Intellectual, erogenous, controversial, and poetic: all inarguable descriptions of Nabokov’s Lolita. But a love story unlike any before or since? If anything, it can be conceded that this book “offers a depiction of love that is as patently original as it is brutally shocking” (NPR). It is not love in the American sense of equal reciprocation we have come to value and understand and expect in our society. This book is a single “depiction” of love. The idea of love as the majority of civilized cultures display it is not shared by Humbert. His idea of love and is highly reprehensible.
But this is already known to anyone who has read the book or the glowing reviews for Lolita. The issue brought up here is why so many claim it to be “one of the most beautiful love stories you’ll ever read” or go as far to say “it may be one of the only love stories you’ll ever read” (NPR). Through artful prose and detailed descriptions the reader is swayed to empathize with Humbert; it is not hard to do given the small amount of love (better described as “attention”) Lolita gives to him. But no reader walks away from having read this book honestly believing this is a true love story. True love is reciprocated. True love is understood by the parties involved. Not that true love always has a happy ending, but these emotions described by Humbert throughout the text are manipulative, complex accounts given to us by a man with an obsession who had been to mental institutions—nothing more; regardless of his aptitude, cleverness, and scholastic conquests.
True love is reciprocated equally and in the same manner. Let’s suppose that these two characters love each other equally quantitatively, and Lolita simply never wanted to show it or knew how to show it. Though loving each other deeply, these two characters, hypothetically, showed their love in two very different ways. Lolita saw a father and a source of cash; Humbert saw a body after which he lusted, and that was it until near the very end. He never liked how she treated him for the majority of the story, but thought he loved her anyway. Lolita did not have the capacity or interest to reciprocate qualitatively in the same way. Does Lolita have a physical attraction to Humbert like Humbert has an attraction to Lolita? No. Humbert certainly thinks this is love, but true love this is not. This is obsession and infatuation; an unfortunate consequence of unremitted love.
Humbert says “I would hold her against me three times a day, every day” talking about why he would pretend to love and possibly marry a poor woman he finds not attractive at all to be able to touch her daughter (pp 70). He continues: “All my troubles would be expelled, I would be a healthy man.” Most would disagree. There will always be troubles for everyone, even people with lives not as wild as Humbert’s.
The tragedy of the novel is that Humbert, while perhaps really loving Lolita, will never be able to stay with just her. Even if he stayed with her and she was the first nymphet he stayed with even though she grew up and Humbert did not go after another young one, one day Lolita will be old and die. Again, with the provocative language Humbert uses when writing his incredible story to us, it’s not hard to read passages like this and be fooled into having a heart swell of empathy and notions of true love:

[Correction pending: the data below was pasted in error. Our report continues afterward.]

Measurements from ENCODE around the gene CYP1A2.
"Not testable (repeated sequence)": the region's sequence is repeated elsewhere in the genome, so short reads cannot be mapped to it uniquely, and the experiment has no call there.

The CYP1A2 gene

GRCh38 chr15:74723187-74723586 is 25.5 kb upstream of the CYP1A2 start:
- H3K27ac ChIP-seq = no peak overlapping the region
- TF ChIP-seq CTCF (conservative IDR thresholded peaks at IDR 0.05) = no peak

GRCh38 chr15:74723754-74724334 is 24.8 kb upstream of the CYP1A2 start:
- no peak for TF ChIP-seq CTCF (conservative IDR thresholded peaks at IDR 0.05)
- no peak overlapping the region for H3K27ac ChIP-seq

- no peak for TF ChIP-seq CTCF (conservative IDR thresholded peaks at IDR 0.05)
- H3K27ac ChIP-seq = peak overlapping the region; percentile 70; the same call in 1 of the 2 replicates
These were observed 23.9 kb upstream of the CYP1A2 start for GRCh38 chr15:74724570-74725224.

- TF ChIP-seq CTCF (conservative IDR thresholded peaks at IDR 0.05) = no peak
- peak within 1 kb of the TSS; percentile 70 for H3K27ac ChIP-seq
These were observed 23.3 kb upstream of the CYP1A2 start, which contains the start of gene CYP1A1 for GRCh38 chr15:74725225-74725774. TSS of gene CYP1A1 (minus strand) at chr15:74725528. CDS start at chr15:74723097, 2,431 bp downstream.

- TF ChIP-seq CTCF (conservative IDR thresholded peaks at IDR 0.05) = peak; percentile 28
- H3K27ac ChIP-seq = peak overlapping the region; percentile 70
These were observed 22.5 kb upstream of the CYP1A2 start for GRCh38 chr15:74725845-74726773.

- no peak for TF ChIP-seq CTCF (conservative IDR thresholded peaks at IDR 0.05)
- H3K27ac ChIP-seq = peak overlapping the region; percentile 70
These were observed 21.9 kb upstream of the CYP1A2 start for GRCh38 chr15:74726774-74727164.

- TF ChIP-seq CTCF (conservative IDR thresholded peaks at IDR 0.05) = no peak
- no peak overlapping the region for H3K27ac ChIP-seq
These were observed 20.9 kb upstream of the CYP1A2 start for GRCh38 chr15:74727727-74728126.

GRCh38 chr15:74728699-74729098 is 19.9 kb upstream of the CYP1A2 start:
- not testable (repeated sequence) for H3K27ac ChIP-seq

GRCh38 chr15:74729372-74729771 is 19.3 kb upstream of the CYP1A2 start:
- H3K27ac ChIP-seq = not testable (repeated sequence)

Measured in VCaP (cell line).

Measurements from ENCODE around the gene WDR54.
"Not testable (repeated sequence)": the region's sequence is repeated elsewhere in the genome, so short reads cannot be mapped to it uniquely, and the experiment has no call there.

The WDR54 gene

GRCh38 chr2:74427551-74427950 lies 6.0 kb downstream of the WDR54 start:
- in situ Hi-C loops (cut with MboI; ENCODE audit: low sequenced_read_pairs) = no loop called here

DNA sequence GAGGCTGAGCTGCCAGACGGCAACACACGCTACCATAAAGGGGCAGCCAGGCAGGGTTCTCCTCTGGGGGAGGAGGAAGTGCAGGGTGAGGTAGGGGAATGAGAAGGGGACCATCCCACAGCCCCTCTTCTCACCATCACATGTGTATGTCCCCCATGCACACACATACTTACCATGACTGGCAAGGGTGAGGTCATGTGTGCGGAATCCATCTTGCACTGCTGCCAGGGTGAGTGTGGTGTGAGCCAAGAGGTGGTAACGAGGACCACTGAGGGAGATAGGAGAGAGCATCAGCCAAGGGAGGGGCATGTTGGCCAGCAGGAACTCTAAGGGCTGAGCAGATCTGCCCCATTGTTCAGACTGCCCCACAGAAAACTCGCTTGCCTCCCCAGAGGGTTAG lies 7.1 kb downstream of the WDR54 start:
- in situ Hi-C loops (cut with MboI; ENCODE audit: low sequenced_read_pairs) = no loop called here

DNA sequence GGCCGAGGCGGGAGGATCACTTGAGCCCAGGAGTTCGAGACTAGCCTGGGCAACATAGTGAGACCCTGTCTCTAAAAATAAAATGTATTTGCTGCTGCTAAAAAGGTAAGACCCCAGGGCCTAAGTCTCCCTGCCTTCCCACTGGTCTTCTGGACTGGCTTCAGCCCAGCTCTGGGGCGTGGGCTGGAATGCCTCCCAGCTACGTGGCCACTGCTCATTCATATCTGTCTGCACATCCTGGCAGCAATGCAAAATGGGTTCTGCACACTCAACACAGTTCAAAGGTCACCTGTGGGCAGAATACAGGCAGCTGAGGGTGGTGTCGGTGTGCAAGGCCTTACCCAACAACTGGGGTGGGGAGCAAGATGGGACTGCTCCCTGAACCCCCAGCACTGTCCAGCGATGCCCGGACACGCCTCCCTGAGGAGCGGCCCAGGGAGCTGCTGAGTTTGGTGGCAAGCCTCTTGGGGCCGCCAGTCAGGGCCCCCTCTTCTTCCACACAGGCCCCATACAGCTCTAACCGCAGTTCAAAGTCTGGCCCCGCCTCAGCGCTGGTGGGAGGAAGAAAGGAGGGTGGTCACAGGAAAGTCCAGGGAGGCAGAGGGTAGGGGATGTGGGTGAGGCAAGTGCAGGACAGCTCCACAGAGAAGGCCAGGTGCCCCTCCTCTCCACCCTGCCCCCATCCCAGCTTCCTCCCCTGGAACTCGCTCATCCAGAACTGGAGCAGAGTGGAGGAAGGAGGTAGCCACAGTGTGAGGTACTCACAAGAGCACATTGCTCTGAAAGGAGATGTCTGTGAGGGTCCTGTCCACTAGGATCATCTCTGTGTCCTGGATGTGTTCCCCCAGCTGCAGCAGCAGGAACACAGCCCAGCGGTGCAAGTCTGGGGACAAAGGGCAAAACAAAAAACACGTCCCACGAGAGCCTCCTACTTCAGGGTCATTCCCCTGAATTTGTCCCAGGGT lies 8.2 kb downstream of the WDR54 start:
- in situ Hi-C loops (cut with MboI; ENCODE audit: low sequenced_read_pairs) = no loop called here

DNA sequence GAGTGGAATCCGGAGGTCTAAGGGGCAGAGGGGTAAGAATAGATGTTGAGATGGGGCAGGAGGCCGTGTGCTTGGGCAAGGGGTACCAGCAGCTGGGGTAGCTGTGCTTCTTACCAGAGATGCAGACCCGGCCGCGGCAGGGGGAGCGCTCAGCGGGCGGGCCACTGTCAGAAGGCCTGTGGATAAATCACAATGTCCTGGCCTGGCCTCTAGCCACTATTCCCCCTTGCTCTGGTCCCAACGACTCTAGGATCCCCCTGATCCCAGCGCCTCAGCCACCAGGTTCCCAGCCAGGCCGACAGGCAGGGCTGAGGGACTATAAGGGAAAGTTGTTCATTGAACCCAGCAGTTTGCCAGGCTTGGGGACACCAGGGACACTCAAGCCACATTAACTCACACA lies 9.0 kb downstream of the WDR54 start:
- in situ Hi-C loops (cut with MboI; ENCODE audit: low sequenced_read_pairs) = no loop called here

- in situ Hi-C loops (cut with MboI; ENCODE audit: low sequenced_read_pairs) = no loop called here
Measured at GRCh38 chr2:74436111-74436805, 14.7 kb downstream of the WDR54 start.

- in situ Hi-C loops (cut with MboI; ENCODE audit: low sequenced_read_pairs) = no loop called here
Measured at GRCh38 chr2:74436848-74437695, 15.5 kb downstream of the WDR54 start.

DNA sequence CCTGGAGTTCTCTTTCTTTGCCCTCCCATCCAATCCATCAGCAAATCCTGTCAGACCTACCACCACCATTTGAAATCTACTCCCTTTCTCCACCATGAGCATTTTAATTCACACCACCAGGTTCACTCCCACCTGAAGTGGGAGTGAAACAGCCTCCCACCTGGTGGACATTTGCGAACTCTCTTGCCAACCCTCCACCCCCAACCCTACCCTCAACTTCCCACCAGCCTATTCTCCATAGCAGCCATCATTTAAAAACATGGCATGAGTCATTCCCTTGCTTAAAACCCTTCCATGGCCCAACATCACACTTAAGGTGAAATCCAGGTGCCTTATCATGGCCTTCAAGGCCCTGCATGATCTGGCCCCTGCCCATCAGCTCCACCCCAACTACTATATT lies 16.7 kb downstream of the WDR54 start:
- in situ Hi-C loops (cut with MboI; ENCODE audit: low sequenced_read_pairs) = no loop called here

“… she was with her ruined looks and her adult, rope-veined narrow hands and her goose-flesh white arms, and her shallow ears, and her unkempt arm-pits… hopelessly warns at seventeen… and I looked at her and knew as clearly as I know I am to die, that I loved her more than anything I had ever seen or imagined on earth, or hoped for anywhere else (pp 277).”
This passage certainly supports this idea that Humbert must really love her. After all, the majority of the book must have had the forward thinking reader presuming that once Lolita grows out of her current body, Humbert will surely be moving along to the next little girl. But despite all of the pieces to the contrary, and despite her tired, unkempt, worn body, Humbert is willing to give up his life-long infatuation with the body type he was most obsessed with to stay with Lolita who will never look like a 12-year old again.
And there lies the problem with the whole notion of true love given to this text by critics and fans! Do not forget that she never showed him any real sweetness. She only had her hand out for sixty five cents and eventually thousands of dollars throughout the text. This is not true love. Especially considering Humbert said numerous times how difficult it was dealing with her moodiness and attitudes. How can this be anything but physical and psychological attraction? Humbert does not breakdown at the end of the story begging for Lolita to come with him out of lust for her body. That young body is clearly gone. So some would say it was for love. True love. But that is too idealistic and cliché and simple. Humbert—poor, permanently disturbed Humbert—cannot change that quickly. Even though he realizes the error of his ways, the truth is that Lolita is simply that last person that spent a large chunk of time with him and made memories with him. He is in love with the memories of having a sex buddy on a road trip, though he tries to tell us directly that “it was not that echo alone I worshipped” (pp. 278). He is trying to convince both himself and the reader this is the truth, but this is simply lip service by Humbert to appeal to our hearts so we see him as less of a monster and less of a fool. He cries and writes the passage on page 277 because he is lonely, lonely, lonely.
There is no happily ever after here.
Nabokov, Vladmir. Lolita. 1955. 50th Anniversary Edition. Random House, New York.